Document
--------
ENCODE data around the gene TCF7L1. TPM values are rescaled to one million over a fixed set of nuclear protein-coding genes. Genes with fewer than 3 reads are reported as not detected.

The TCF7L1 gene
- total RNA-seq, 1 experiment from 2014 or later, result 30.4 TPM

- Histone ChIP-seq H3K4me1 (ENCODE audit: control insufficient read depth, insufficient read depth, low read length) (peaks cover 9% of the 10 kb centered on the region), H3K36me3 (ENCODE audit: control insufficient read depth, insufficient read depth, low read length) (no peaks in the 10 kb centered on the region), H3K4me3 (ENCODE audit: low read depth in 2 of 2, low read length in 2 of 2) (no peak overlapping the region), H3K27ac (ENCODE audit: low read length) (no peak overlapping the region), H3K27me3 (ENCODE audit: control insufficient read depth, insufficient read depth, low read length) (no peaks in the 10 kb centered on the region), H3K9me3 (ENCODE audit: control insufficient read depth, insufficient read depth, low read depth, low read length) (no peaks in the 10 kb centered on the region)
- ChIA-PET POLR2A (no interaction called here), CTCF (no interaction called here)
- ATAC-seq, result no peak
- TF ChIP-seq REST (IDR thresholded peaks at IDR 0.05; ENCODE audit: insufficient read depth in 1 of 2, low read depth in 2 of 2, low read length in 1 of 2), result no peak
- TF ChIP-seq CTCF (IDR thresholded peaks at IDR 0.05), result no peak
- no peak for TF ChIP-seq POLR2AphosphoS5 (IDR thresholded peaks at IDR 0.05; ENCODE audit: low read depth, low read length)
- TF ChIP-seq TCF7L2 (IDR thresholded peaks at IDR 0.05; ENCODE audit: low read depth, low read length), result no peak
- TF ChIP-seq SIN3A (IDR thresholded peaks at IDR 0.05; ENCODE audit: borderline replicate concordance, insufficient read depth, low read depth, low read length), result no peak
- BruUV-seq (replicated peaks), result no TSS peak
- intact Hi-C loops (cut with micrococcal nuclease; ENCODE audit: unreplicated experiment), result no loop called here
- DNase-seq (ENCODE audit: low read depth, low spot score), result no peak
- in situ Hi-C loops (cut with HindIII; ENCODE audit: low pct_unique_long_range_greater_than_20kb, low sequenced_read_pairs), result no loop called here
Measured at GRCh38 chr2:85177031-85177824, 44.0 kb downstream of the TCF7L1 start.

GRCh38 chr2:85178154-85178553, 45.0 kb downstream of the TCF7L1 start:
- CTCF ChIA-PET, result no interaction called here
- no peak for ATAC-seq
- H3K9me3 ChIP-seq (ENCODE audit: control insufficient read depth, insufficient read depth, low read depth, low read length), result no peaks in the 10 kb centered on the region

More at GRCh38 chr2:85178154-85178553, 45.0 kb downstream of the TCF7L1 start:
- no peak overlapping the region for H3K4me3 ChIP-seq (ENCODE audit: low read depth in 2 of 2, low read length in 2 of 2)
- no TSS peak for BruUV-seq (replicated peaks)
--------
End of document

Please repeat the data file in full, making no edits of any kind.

ENCODE data around the gene TCF7L1. TPM values are rescaled to one million over a fixed set of nuclear protein-coding genes. Genes with fewer than 3 reads are reported as not detected.

The TCF7L1 gene
- total RNA-seq, 1 experiment from 2014 or later, result 30.4 TPM

- Histone ChIP-seq H3K4me1 (ENCODE audit: control insufficient read depth, insufficient read depth, low read length) (peaks cover 9% of the 10 kb centered on the region), H3K36me3 (ENCODE audit: control insufficient read depth, insufficient read depth, low read length) (no peaks in the 10 kb centered on the region), H3K4me3 (ENCODE audit: low read depth in 2 of 2, low read length in 2 of 2) (no peak overlapping the region), H3K27ac (ENCODE audit: low read length) (no peak overlapping the region), H3K27me3 (ENCODE audit: control insufficient read depth, insufficient read depth, low read length) (no peaks in the 10 kb centered on the region), H3K9me3 (ENCODE audit: control insufficient read depth, insufficient read depth, low read depth, low read length) (no peaks in the 10 kb centered on the region)
- ChIA-PET POLR2A (no interaction called here), CTCF (no interaction called here)
- ATAC-seq, result no peak
- TF ChIP-seq REST (IDR thresholded peaks at IDR 0.05; ENCODE audit: insufficient read depth in 1 of 2, low read depth in 2 of 2, low read length in 1 of 2), result no peak
- TF ChIP-seq CTCF (IDR thresholded peaks at IDR 0.05), result no peak
- no peak for TF ChIP-seq POLR2AphosphoS5 (IDR thresholded peaks at IDR 0.05; ENCODE audit: low read depth, low read length)
- TF ChIP-seq TCF7L2 (IDR thresholded peaks at IDR 0.05; ENCODE audit: low read depth, low read length), result no peak
- TF ChIP-seq SIN3A (IDR thresholded peaks at IDR 0.05; ENCODE audit: borderline replicate concordance, insufficient read depth, low read depth, low read length), result no peak
- BruUV-seq (replicated peaks), result no TSS peak
- intact Hi-C loops (cut with micrococcal nuclease; ENCODE audit: unreplicated experiment), result no loop called here
- DNase-seq (ENCODE audit: low read depth, low spot score), result no peak
- in situ Hi-C loops (cut with HindIII; ENCODE audit: low pct_unique_long_range_greater_than_20kb, low sequenced_read_pairs), result no loop called here
Measured at GRCh38 chr2:85177031-85177824, 44.0 kb downstream of the TCF7L1 start.

GRCh38 chr2:85178154-85178553, 45.0 kb downstream of the TCF7L1 start:
- CTCF ChIA-PET, result no interaction called here
- no peak for ATAC-seq
- H3K9me3 ChIP-seq (ENCODE audit: control insufficient read depth, insufficient read depth, low read depth, low read length), result no peaks in the 10 kb centered on the region

More at GRCh38 chr2:85178154-85178553, 45.0 kb downstream of the TCF7L1 start:
- no peak overlapping the region for H3K4me3 ChIP-seq (ENCODE audit: low read depth in 2 of 2, low read length in 2 of 2)
- no TSS peak for BruUV-seq (replicated peaks)